Notre Dame rallies to beat LSU, 21-17 in Citrus Bowl

ORLANDO, Florida - LSU showcased a coordinator conundrum on Monday in a 21-17 loss to Notre Dame in the Citrus Bowl - on defense and on offense.

Fired offensive coordinator Matt Canada coordinated his last game at LSU on New Year's Day, and it had a definite "Auld Lang Syne" ring to it, as in "Same Old Song."

The Tigers drove 64 yards in nine plays early in the second quarter with the score knotted at 0-0 to a second and goal at the Irish 1-yard line. And they couldn't punch it in. Tailback Darrel Williams got zero on second down, and quarterback Danny Etling also got zero. On fourth and goal, LSU went for it, but drew itself offside, and Connor Culp missed a 22-yard field goal.

In the fourth quarter, LSU drove 74 yards 10 plays to a third and goal at the 3-yard line in the final minutes. Etling threw a quick pass to tailback Derrius Guice, who just missed getting in. And on fourth and goal from inches away, Jack Gonsoulin made a 17-yard field goal for a 17-14 lead with 2:03 to play.

Apparently, Canada - like Ensminger before him in the Florida game last year when LSU could not score with two shots from the 1-yard line as time expired in a 16-10 loss - does not know about quick passes to the tight end at the goal line. Just watch the Saints during your sabbatical, Matt. Ensminger should study that, too, if he ends up replacing Canada.

LSU head coach Ed Orgeron may have remembered that Florida game Monday as he opted for the field goal for the 17-14 lead instead of Guice over the top - another play LSU's offensive masterminds the last two years may not know about.

Orgeron had also watched Gonsoulin miss a 37-yard field goal in the second quarter just after Connor Culp missed a 22-yard boot earlier in the period. Guice jumping over the top seemed more certain. But Orgeron went for the field goal and put the game in the hands of his favored coordinator - Dave Aranda on the defensive side.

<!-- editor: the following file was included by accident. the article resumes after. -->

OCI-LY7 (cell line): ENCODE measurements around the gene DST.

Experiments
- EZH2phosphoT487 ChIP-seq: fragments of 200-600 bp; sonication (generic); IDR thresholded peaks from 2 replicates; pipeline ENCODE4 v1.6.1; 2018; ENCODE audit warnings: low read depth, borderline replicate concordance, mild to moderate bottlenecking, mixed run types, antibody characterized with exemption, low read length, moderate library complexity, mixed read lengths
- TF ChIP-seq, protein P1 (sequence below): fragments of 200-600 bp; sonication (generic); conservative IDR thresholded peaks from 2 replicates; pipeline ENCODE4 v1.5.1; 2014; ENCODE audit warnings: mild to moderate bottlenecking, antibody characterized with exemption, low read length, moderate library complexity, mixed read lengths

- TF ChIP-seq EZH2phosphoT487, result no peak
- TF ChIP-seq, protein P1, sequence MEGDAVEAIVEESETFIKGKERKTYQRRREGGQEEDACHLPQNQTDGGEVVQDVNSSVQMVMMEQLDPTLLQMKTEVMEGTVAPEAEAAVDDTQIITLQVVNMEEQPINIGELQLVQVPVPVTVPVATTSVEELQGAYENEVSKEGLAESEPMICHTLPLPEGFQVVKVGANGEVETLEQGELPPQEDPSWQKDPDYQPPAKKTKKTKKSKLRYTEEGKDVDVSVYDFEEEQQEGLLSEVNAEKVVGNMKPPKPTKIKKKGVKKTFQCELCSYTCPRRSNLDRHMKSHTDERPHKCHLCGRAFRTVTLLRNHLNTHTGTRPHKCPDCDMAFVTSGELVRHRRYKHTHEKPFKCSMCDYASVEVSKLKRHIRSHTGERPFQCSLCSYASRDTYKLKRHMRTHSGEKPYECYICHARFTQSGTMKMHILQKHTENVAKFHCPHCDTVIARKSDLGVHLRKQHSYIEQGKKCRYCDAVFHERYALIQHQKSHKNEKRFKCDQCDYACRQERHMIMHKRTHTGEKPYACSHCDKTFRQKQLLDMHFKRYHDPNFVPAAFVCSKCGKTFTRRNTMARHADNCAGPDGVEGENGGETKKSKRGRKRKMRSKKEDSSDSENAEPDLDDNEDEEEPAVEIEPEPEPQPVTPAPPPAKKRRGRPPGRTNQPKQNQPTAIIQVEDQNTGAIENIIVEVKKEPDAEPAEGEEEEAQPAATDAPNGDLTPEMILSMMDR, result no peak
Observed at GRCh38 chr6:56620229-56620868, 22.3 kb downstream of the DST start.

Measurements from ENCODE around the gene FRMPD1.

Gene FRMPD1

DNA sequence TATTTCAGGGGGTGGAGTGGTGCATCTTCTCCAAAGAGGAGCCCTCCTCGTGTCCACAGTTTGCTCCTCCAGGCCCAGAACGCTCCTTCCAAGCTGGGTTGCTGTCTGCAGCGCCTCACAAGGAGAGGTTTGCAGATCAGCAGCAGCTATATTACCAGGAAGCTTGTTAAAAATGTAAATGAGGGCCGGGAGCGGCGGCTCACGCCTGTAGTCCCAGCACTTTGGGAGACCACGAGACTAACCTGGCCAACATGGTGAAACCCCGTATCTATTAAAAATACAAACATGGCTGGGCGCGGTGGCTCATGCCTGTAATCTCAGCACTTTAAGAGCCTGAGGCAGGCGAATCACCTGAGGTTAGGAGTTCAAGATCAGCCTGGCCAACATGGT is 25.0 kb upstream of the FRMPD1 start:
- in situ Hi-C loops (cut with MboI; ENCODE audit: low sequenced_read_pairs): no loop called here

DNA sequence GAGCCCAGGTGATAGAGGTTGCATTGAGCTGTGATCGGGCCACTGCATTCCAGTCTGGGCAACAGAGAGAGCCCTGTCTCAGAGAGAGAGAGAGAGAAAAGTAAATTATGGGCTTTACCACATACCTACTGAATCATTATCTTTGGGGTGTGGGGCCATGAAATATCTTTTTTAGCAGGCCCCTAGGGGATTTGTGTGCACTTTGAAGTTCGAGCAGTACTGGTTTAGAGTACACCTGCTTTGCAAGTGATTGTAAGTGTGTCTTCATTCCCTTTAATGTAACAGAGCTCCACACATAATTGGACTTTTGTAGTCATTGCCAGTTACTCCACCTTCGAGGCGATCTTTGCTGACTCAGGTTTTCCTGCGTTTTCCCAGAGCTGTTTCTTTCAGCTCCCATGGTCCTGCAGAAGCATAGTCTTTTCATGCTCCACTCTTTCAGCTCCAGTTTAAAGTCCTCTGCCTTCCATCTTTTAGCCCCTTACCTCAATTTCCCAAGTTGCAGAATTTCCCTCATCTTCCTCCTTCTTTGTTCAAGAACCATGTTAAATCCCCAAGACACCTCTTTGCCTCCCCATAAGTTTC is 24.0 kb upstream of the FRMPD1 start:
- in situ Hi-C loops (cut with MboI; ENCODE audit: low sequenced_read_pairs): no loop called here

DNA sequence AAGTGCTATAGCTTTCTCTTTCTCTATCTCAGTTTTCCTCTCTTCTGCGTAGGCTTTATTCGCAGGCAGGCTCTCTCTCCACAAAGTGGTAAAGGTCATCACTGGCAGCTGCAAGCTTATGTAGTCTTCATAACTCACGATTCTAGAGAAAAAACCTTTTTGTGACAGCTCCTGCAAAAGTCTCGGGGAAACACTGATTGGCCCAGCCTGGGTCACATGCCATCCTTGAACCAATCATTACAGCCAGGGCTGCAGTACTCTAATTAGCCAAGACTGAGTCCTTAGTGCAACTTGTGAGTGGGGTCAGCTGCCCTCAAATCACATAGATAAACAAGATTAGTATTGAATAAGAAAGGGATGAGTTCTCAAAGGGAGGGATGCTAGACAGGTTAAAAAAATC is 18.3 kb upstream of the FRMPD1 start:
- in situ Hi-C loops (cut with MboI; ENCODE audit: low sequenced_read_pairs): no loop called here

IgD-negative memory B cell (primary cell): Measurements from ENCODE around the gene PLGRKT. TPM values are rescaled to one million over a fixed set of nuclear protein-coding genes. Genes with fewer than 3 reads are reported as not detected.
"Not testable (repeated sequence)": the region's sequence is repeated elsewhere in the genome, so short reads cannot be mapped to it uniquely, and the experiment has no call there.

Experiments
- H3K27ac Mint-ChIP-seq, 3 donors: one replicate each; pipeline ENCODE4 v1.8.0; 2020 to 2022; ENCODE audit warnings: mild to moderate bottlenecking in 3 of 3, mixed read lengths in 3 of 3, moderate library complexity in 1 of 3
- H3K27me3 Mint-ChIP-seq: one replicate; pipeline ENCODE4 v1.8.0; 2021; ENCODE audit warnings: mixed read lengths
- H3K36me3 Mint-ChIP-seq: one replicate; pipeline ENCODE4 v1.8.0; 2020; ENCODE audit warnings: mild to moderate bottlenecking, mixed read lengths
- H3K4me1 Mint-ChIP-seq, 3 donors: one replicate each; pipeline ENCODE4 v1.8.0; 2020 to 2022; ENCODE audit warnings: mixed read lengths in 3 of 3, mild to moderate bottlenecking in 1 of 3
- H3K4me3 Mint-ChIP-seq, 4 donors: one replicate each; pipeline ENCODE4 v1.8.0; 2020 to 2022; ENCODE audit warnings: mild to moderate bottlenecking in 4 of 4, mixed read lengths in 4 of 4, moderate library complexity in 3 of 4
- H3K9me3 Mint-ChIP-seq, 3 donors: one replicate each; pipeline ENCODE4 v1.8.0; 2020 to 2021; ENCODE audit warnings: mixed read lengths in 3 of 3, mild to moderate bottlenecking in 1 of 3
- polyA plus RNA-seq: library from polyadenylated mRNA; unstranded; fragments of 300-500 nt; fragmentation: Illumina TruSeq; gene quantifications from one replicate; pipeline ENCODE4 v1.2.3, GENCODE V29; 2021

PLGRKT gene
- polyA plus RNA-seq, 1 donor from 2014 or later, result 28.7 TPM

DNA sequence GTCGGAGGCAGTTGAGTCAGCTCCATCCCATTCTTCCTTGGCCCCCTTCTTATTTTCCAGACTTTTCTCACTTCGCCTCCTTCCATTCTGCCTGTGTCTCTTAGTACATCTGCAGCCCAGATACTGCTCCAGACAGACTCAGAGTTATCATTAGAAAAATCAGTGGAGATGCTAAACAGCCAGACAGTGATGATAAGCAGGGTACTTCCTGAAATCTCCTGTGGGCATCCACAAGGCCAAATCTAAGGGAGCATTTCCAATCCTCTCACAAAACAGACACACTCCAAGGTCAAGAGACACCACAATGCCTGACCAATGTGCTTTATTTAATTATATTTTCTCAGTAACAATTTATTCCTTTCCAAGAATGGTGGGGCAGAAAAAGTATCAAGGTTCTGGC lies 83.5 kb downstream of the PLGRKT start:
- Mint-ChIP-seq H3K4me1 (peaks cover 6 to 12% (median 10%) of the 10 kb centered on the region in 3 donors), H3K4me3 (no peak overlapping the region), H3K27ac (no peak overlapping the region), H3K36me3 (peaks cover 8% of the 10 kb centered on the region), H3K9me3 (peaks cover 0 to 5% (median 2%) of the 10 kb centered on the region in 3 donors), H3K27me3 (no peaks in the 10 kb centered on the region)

"Obviously, you think about it, but you go ahead," Orgeron said. "You go ahead with under two minutes left to go, and your defense has played well. I didn't think they were going to score. Maybe if we had got it on fourth and one the first time, maybe I'd have done it again, but there was no way I was going to do that. I was going to give our team the best chance to win. That was to get the three points."

But Aranda's New Year got off to as bad a start as Canada's. His defense, which kept Notre Dame out of the end zone for three quarters and for more than seven minutes of the fourth quarter, suddenly went all Chavis and against a No. 2 quarterback.

The Irish, which was held to a field goal for a 3-0 lead at the end of the first half and another field goal in the third quarter, drove 76 yards in 12 plays to get within 14-12 with 7:49 left in the game behind backup quarterback Ian Book. After replacing starter Brandon Wimbush late in the second quarter, it was Book who took Notre Dame to all of its scores. 

Book, who rushed for 64 yards around four sacks and passed for another 164, hit wide receiver Michael Young for a 6-yard touchdown pass third and goal for the touchdown to cut LSU's lead to 14-12. Then he shoveled on to tailback Josh Adams for the two-point conversion, and it was all tied up.